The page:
Its writers, including a rotating cast of five interns, recap nearly every show in Lincoln and Omaha. Musicians write first-person essays about their introduction to music and life on tour.
Andy and Angie began to organize and sponsor live music, sometimes to raise money and sometimes when it cost them money out of their own pockets.
The biggest names in Omaha music have played under the Hear Nebraska banner: Cursive, Laura Burhenn of the Mynabirds and Simon Joyner, the godfather of the city's indie music scene.
Many other bands were featured on a compilation album, “Hear Nebraska: Volume 1,” composed entirely of local music.
The Normans planned what's become an annual retreat to the Niobrara. Nebraska musicians meet, collaborate on new projects and record videos.
They partnered with the Lincoln Chamber of Commerce to put on a weekly concert, where local bands play free music for the downtown Lincoln lunch crowd.
They partnered with Omaha's Maha Music Festival to pick Omaha and Lincoln bands for Maha's local music stage.
Last year they raised enough to hire a full-time managing director — the Normans both have day jobs and don't make a dime off Hear Nebraska, Andy says.
Now in the works: an Internet radio station devoted to Nebraska music, to be paid for with a grant from an Omaha young professionals group. A project to identify and highlight a band from every county of Nebraska. A tour of county fairs. A second compilation album.
And that most delicious of partnerships: On June 7, three bands will set up amps inside the Holland and blast their music to every border of the Cornhusker State through Nebraska's PBS affiliate.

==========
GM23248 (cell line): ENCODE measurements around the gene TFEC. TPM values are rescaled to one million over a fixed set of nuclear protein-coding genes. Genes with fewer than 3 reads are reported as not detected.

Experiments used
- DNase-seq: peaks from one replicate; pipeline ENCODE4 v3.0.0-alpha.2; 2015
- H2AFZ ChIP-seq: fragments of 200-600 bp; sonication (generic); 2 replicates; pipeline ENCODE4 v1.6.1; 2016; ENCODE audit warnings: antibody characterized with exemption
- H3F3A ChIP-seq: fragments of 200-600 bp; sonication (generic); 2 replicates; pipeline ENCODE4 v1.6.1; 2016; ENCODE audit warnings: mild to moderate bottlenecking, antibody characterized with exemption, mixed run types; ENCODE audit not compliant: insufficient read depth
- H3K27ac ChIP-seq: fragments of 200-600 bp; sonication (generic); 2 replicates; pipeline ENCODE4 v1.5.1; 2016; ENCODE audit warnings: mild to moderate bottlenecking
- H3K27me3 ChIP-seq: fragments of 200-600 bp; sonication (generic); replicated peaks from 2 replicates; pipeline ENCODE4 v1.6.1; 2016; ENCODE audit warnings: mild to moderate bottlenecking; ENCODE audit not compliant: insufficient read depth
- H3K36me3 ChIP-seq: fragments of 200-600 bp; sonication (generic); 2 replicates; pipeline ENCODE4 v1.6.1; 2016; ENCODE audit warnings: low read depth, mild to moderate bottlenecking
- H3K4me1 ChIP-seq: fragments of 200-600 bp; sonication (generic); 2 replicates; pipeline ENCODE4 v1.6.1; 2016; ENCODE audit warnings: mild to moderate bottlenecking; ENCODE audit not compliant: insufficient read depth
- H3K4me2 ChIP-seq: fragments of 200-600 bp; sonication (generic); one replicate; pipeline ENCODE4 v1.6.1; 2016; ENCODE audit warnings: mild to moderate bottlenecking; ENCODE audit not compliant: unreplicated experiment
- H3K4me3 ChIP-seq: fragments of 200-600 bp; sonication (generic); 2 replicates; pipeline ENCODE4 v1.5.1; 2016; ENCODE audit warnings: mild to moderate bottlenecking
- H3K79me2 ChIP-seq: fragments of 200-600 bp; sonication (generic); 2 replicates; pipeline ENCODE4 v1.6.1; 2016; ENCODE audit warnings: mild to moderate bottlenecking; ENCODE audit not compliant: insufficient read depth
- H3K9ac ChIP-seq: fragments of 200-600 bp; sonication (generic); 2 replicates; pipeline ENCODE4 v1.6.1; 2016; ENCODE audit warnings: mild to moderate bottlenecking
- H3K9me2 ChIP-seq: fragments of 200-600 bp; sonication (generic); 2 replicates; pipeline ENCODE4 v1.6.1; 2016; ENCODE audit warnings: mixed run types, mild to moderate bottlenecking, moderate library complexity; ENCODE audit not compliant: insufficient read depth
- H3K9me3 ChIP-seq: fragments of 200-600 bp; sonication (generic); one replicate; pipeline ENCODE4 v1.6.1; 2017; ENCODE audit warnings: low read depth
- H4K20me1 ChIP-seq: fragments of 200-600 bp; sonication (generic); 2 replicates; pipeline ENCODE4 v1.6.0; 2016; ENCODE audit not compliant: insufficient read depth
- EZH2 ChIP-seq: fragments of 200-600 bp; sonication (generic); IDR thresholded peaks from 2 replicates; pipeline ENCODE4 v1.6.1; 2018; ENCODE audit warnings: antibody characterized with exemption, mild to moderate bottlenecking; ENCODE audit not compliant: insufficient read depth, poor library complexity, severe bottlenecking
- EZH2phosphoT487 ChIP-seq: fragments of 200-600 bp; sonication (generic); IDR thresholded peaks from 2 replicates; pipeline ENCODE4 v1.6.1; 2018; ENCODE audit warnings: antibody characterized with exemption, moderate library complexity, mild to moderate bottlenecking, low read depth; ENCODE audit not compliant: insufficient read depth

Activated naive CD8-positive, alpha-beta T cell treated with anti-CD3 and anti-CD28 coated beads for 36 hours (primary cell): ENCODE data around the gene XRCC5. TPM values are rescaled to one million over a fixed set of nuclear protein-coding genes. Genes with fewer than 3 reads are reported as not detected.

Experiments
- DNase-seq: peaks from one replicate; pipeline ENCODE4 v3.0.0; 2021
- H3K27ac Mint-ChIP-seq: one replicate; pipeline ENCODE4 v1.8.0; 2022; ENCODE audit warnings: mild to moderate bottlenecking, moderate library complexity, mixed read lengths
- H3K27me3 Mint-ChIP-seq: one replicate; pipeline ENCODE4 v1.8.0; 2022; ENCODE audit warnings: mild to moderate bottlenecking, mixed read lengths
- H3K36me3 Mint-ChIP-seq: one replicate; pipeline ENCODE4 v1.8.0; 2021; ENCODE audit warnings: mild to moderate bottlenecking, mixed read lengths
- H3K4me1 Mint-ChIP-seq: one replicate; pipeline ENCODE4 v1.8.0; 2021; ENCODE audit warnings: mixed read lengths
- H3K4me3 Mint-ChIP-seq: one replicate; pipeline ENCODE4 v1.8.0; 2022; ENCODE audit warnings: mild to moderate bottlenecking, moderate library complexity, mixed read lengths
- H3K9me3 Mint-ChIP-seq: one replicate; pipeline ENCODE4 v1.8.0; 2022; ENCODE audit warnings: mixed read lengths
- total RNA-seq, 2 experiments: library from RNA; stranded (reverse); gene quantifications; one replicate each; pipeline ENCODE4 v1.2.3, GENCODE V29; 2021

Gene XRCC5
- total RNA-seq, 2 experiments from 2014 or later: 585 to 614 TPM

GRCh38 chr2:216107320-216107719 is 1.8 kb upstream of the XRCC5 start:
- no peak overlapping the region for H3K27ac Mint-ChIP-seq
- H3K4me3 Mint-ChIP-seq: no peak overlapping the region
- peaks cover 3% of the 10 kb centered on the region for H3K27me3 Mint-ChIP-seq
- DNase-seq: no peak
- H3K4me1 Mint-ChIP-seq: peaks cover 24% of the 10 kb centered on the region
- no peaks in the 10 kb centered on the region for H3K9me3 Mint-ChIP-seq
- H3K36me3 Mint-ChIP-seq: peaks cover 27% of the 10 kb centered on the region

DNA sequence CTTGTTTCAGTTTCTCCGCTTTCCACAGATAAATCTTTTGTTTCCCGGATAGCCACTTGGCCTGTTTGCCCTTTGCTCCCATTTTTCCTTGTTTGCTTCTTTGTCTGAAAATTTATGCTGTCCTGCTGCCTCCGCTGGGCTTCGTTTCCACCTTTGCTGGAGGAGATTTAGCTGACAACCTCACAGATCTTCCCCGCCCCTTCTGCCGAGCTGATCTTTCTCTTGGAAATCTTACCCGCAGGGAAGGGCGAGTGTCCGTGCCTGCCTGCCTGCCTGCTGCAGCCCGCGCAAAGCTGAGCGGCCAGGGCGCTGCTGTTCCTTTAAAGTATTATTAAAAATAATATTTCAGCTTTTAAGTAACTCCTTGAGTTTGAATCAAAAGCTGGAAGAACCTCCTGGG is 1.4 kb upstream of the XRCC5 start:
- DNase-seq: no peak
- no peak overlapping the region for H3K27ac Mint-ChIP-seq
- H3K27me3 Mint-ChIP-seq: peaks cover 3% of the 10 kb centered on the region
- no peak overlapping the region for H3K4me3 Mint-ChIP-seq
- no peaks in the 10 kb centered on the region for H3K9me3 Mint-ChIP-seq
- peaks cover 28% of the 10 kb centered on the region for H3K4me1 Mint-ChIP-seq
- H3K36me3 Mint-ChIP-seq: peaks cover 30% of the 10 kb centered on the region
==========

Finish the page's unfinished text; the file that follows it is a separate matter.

Omaha Performing Arts and Nebraska Educational Television, co-sponsoring the event, can provide something that Hear Nebraska doesn't have much of. Money. But Hear Nebraska is giving the Holland and NET something else that's valuable. Cool.
Andy Norman hopes people forget about the dollars and the street cred and concentrate on the sound of Kill County, one of the bands playing “Hear Nebraska: Live at the 1200 Club” on June 7.
“Kill County is to me the quintessential Nebraska band,” Norman says. “They feel like they just came straight from the dirt. They deserve a wider audience.”
So does Hear Nebraska. The music nonprofit raised a scant $4,000 in 2011. It brought in $36,000 in 2012.
The goal this year: $75,000. They hope to raise a chunk of that today.
Andy Norman's pitch is this: Nebraska is losing too many of its talented teenagers to the East and West Coasts. And Nebraska has that nagging image problem, one profoundly frustrating to Omahans who are both proud of our agricultural roots and also know we're so much more than just cattle and corn.
Hear Nebraska's mission is to keep young musicians and music lovers here, and broadcast the resulting sound to anyone willing to listen.
“There is amazing artistic talent right here,” says Andy Norman. “This is our music, our sound. I want everyone to hear that.”